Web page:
Nancy Broken Rope was one of the few residents we saw outside. She sat in her backyard rocking her 10-month old grandson and watching Clarence spray her garden for grasshoppers. When she found out why we were there, she invited us to sit with her.
“Everyday I worry. Everyday,” she said. “The only thing that helps is a little prayer.”
To find work in the past, she’s had to leave the area because there are no jobs locally, she said. Just last year, she and Clarence both worked in Rapid City, cleaning a Days Inn for $2.50 a room. He also worked part-time at a grocery store and deli, sleeping four hours a night between jobs. But in the current economy, mother and son are doubtful that even those low-wage positions are available. (They were likely right. Michael and I didn’t see any “now hiring” signs when we drove through there or surrounding areas).
Besides, both said they had come back to Allen because it’s their home, it is the life they know best. Nancy couldn't afford a house anywhere else and didn't want to lose the one she already had. Clarence said he came back in part because he is his mother’s “only bull,” meaning only son, and that it's his responsibility to take care of her. But, he said, he knows the risk of staying.
“I wanted to be somebody at one time but it didn’t happen for me because I stayed around here,” he said. “I had big dreams. I wanted to go as afar as my legs would take me.”
“He’s pretty good at algebra,” his mother said.
He also draws and writes poetry. I asked to see one of his poems and he pulled a folded piece of paper from a pocket of his baggy jeans. It was titled: Finding a Way.
Days only grew longer
Every night it got cold
This hell that I conquered
It toughened my soul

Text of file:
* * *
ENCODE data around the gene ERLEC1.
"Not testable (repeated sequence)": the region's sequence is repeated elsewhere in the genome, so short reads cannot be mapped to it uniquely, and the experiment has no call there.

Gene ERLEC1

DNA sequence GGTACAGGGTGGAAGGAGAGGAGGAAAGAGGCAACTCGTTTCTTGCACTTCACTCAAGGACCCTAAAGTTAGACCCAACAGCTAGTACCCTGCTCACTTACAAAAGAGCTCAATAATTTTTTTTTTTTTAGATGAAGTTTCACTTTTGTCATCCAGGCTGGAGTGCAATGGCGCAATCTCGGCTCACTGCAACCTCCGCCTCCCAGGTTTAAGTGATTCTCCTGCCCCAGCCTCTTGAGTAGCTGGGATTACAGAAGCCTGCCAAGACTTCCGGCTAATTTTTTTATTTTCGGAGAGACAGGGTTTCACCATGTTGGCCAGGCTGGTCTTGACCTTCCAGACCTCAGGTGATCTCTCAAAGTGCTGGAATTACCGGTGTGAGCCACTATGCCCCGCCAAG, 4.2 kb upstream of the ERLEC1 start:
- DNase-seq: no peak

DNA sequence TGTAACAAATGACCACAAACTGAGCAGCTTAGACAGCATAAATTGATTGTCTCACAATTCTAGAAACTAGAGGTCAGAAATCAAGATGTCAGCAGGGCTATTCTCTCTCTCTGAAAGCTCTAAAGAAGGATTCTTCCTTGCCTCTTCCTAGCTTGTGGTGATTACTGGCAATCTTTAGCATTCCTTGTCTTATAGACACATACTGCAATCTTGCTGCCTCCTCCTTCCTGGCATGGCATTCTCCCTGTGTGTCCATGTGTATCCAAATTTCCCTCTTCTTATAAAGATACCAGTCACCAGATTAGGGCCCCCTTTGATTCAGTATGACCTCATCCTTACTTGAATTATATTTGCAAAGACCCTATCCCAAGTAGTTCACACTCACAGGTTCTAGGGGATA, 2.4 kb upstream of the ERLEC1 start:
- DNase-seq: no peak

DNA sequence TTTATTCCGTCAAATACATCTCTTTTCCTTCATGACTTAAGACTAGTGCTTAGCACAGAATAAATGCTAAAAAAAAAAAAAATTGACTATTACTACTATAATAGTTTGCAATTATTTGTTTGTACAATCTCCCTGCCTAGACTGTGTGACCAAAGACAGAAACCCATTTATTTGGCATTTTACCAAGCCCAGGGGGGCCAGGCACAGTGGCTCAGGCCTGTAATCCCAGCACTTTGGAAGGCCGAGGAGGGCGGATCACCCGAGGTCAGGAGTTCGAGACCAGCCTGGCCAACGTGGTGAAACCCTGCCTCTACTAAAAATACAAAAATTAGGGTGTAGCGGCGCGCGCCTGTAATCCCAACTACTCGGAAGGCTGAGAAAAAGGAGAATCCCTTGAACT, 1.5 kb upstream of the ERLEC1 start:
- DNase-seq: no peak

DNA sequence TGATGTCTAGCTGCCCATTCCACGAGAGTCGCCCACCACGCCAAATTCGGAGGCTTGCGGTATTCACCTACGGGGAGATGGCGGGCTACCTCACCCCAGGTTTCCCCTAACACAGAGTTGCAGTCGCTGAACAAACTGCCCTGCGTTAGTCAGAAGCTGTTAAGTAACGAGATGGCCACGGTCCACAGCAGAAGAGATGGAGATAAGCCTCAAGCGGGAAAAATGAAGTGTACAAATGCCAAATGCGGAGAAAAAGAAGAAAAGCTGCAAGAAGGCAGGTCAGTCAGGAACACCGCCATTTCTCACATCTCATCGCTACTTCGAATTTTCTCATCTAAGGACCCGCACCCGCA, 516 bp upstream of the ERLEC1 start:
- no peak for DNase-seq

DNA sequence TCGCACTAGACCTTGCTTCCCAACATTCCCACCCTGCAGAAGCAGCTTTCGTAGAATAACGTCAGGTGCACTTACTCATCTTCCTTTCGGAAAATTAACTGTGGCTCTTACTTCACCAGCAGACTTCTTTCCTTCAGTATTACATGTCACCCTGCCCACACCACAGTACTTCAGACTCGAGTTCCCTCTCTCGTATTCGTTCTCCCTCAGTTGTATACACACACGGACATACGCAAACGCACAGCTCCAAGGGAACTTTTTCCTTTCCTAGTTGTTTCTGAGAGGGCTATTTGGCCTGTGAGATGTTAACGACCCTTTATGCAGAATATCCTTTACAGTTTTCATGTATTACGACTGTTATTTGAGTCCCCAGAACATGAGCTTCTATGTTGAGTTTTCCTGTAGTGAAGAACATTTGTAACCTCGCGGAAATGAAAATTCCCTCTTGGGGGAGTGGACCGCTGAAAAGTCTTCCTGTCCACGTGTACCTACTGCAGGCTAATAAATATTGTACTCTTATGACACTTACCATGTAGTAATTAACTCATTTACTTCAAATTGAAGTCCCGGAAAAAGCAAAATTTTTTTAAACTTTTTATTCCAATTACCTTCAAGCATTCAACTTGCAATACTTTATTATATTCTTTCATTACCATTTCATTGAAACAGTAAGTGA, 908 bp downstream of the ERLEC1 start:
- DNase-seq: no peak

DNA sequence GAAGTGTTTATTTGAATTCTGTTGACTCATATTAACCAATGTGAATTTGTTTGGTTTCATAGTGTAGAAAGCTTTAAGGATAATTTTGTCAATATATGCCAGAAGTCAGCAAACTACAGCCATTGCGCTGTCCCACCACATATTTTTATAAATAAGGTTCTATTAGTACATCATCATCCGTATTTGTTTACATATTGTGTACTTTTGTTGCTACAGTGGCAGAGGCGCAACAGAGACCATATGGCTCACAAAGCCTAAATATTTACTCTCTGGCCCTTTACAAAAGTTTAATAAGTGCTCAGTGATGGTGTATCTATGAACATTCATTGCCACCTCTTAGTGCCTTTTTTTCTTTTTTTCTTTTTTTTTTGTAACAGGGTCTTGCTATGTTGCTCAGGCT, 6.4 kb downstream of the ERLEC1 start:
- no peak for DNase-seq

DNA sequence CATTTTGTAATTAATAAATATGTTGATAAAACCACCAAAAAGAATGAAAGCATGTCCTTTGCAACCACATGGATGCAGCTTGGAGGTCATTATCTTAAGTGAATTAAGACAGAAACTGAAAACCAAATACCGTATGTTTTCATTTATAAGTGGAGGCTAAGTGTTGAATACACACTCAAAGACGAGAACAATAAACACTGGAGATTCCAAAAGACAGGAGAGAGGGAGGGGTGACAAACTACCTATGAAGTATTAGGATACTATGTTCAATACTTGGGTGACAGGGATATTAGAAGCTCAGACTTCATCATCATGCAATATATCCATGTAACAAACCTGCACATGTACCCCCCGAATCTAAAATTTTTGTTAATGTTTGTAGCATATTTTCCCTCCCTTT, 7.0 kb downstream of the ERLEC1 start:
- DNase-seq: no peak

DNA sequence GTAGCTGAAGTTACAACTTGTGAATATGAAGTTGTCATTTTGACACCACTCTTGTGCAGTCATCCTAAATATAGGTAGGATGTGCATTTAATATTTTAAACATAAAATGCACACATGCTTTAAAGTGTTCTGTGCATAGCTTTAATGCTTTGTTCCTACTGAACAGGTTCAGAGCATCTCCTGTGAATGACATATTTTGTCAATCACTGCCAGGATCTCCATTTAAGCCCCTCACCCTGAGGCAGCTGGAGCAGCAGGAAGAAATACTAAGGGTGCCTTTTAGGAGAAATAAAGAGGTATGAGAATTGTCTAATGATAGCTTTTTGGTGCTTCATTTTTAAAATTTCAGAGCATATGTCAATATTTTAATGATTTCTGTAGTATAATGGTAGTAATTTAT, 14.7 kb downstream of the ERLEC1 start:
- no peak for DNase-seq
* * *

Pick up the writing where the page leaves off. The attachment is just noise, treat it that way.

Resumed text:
A man without hope
Is a man without dreams
Having nothing to show
For all that I’ve seen
After his first suicide attempt, Clarence said he sobered up and sold the gun for $250. But a year later, he tried again. After a girlfriend broke up with him, he said he swallowed half a container of pills and had to be taken to the hospital by a friend.
“This type of life, you got to be strong to live it,” he said. "It’s different from the city because out here there ain’t no mobility, no income really…Around here, it’s basically not having a job that’s driving us crazy.”
He said we would find the same story across the other reservations and if anything, Allen was doing better than some. Michael and I decided to see for ourselves and spent the rest of the afternoon driving through other reservations. At one, we found a group of boys, ranging in age from 11 to 15, swimming in a watering hole. They jumped and laughed and threw rocks at teenage girls who tried to approach.
It was a picture of innocence, until we talked to them. Most had started drinking when they were 9 years old and had started smoking marijuana not long after that. Several told of having problems in school or not caring about it at all. One boy asked if we had food stamps to give him.
“You know what these are?” a 14-year-old asked me, holding up a pair of brass knuckles. He wasn’t saying it in a threatening manner, just showing that he could protect himself and the other boys if he needed to.
“One of our friends just passed away a few days ago,” one of the boys said. “He stole an SUV and lost control.”
He was 11 years old.
“That’s why it sucks over here,” the boy said.
They pointed us in the direction of a dirt road that they would pass on their way home and where a small white cross was surrounded by white roses, a toy truck, two apples and four cigarettes.